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Accepting the Variance

by Jonathan Little |  Published: Nov 13, 2013


I recently had a student ask me why he has yet to win a major poker tournament. After questioning him about his play and the amount of tournaments he has played, it turned out he only played around 12 major events. Seeing how an excellent player should expect to win somewhere around twice as often as a mediocre player, assuming my student was playing events with 500 people and he is an excellent player, which he probably isn’t, he should expect to win one out of every 250 tournaments he plays. Clearly since he only played 12 events, he should not expect any significant results at all.

I recently decided to take a trip to play a pile of online tournaments. I played around 370 tournaments over a six day period. I loaded basically every high-stakes tournament that ran during this time for around 12 hours per day. I ended up taking first, second, or third five times and final tabled 33 total events. The average number of players in each event was 414. I ended up losing around $5,000 in tournaments during the trip, mostly due to losing all of the events with buy-ins more than $1,500. You can actually watch videos of my play with commentary at my training site,

So, what does this mean? The answer is “not much.” You need a huge sample size in order to actually make any realistic assumptions about your tournament poker game. It is worth noting that while I made way more final tables than should be expected, as I should probably only final table one in 20 tournaments in the sample above, I had a high percentage of eighth and ninth-place finishes. I vividly remember flopping sets in huge pots in two different events where first place was around $50,000 only to lose, cashing for around $3,000 instead. If I was on the right side of those hands, I may have turned a nice profit.

When you play any form of poker, you must know and accept that you will have fairly wild swings. It seems as if most amateur players think they should win every time they get all-in when they have the best hand and sometimes when they have the worst hand. Clearly this is delusional. When you get all-in with A-K versus A-Q, you are certain to lose 25 percent of the time. When you flop a set in a huge pot, as I did in two of the events where I finished in ninth place, you are not guaranteed to win. When you lose these huge pots, you should not be upset or angry, because these are normal, expected swings in the game. If you find yourself constantly frustrated or tilted when you lose a pot due to the standard variance of the game, poker may not be the game for you. If you sign up for a job at McDonald’s, you should not be upset or surprised if you have to make hamburgers. If you sign up to play poker, you should not be surprised if you lose.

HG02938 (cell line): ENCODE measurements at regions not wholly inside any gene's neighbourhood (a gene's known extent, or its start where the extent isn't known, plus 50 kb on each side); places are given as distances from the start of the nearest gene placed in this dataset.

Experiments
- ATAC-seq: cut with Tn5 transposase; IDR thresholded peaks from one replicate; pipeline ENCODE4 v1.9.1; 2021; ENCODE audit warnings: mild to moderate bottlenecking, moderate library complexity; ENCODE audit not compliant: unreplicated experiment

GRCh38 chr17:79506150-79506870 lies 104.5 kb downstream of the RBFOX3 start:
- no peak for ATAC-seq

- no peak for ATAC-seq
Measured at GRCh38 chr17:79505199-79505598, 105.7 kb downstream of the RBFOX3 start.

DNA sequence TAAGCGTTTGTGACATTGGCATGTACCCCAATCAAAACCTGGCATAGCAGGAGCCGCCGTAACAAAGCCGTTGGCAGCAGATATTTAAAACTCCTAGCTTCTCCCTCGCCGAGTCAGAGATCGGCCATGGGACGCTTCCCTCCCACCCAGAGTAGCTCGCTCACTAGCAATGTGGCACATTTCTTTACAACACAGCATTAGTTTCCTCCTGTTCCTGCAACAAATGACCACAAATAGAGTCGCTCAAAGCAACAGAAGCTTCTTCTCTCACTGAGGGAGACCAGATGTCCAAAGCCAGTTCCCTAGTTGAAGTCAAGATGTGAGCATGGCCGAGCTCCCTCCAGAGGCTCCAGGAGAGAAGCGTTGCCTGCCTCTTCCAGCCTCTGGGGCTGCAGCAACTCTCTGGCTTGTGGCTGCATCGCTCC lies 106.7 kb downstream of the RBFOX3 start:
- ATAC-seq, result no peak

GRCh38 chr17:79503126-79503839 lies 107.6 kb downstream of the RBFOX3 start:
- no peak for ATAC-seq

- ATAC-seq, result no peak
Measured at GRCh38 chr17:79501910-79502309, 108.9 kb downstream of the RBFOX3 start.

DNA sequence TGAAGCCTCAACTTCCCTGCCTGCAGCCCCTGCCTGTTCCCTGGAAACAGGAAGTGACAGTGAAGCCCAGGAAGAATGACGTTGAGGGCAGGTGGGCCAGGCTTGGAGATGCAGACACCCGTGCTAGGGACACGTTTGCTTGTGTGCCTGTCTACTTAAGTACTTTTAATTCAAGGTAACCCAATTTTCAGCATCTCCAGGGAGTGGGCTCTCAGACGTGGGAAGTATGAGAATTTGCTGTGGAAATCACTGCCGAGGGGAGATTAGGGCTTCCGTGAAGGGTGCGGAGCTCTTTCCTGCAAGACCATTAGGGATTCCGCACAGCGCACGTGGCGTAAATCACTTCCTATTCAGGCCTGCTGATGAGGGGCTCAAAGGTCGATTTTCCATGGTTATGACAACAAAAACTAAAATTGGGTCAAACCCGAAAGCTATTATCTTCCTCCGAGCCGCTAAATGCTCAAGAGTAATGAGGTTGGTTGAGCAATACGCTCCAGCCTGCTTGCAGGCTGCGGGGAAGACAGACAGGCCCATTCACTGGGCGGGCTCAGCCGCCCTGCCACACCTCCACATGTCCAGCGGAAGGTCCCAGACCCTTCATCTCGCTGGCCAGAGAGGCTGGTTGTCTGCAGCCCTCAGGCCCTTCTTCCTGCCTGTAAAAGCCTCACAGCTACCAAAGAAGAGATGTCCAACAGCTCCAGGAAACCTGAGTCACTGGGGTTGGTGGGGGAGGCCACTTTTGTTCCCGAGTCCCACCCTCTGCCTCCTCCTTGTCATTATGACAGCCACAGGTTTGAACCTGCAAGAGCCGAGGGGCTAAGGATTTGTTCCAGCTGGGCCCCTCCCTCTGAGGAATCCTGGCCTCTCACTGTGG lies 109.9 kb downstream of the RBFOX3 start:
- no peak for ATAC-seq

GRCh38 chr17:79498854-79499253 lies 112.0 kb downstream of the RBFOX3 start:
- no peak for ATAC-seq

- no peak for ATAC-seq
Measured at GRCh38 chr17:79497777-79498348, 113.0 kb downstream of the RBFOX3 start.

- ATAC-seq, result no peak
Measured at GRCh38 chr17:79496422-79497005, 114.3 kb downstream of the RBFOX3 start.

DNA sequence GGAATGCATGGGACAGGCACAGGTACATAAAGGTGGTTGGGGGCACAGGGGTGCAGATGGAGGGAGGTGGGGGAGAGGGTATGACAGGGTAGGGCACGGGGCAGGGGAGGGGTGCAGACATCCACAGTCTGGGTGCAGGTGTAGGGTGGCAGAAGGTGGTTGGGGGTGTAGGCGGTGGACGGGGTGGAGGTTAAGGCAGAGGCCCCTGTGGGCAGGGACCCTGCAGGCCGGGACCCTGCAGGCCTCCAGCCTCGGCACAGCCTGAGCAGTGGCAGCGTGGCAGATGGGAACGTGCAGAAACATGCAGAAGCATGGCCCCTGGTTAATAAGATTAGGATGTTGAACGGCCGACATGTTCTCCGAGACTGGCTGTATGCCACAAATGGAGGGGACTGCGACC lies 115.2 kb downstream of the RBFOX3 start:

Playing a large volume online will enlighten you as to how silly it is to be concerned with short-term results. In live poker, most players feel that if they try hard enough, that they can will themselves to win. This simply is not true. At least from my point of view, it seems as if people care way more about each live tournament than they do about online tournaments. This is most likely because they play live events hugely under-bankrolled and only have one shot at a big win, whereas online, most players are at least somewhat properly bankrolled and can load up another game if they bust from their current one.

I strongly suggest that everyone, especially if you are an aspiring professional, take bankroll management seriously. Also, try to have other aspects of your life that are meaningful to you so you are not devastated when poker goes poorly. If you put all of your emotions at stake every time you sit down at the poker table, you will often leave disappointed. I have found that if you have other sources of happiness in your life, you will be able to accept the inevitable swings of the game with a smile on your face and a happy heart. ♠

Jonathan Little, 2-time World Poker Tour champion has won more than $6 million in tournaments since 2006. He is sponsored by, Instapoker and BlueSharkOptics and teaches poker at and Follow him on Twitter @ JonathanLittle.